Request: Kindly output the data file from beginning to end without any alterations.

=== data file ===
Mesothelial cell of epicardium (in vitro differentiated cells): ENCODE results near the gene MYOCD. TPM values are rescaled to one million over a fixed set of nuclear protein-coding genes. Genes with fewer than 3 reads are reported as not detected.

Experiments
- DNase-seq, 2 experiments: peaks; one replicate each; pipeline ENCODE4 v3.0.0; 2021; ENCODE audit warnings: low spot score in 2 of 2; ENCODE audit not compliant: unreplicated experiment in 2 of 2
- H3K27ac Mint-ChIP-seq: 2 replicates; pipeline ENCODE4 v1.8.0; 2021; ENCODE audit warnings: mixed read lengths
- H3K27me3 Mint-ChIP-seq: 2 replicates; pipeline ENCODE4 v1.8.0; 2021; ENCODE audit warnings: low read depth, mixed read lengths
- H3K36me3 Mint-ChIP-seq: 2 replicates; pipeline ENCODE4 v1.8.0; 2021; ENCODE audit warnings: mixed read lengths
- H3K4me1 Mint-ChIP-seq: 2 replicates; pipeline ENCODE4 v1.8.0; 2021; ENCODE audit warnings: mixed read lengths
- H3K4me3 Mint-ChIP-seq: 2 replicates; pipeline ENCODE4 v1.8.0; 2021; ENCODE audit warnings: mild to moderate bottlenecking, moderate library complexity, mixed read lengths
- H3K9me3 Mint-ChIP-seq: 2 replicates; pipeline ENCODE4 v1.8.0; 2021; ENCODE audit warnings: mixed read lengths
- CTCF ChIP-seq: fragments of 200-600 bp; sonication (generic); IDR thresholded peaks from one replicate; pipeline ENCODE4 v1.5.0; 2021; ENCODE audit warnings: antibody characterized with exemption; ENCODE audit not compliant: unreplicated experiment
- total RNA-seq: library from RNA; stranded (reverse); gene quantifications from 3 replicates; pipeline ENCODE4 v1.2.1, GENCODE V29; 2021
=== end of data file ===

Mesothelial cell of epicardium (in vitro differentiated cells): ENCODE results near the gene MYOCD. TPM values are rescaled to one million over a fixed set of nuclear protein-coding genes. Genes with fewer than 3 reads are reported as not detected.

Experiments
- DNase-seq, 2 experiments: peaks; one replicate each; pipeline ENCODE4 v3.0.0; 2021; ENCODE audit warnings: low spot score in 2 of 2; ENCODE audit not compliant: unreplicated experiment in 2 of 2
- H3K27ac Mint-ChIP-seq: 2 replicates; pipeline ENCODE4 v1.8.0; 2021; ENCODE audit warnings: mixed read lengths
- H3K27me3 Mint-ChIP-seq: 2 replicates; pipeline ENCODE4 v1.8.0; 2021; ENCODE audit warnings: low read depth, mixed read lengths
- H3K36me3 Mint-ChIP-seq: 2 replicates; pipeline ENCODE4 v1.8.0; 2021; ENCODE audit warnings: mixed read lengths
- H3K4me1 Mint-ChIP-seq: 2 replicates; pipeline ENCODE4 v1.8.0; 2021; ENCODE audit warnings: mixed read lengths
- H3K4me3 Mint-ChIP-seq: 2 replicates; pipeline ENCODE4 v1.8.0; 2021; ENCODE audit warnings: mild to moderate bottlenecking, moderate library complexity, mixed read lengths
- H3K9me3 Mint-ChIP-seq: 2 replicates; pipeline ENCODE4 v1.8.0; 2021; ENCODE audit warnings: mixed read lengths
- CTCF ChIP-seq: fragments of 200-600 bp; sonication (generic); IDR thresholded peaks from one replicate; pipeline ENCODE4 v1.5.0; 2021; ENCODE audit warnings: antibody characterized with exemption; ENCODE audit not compliant: unreplicated experiment
- total RNA-seq: library from RNA; stranded (reverse); gene quantifications from 3 replicates; pipeline ENCODE4 v1.2.1, GENCODE V29; 2021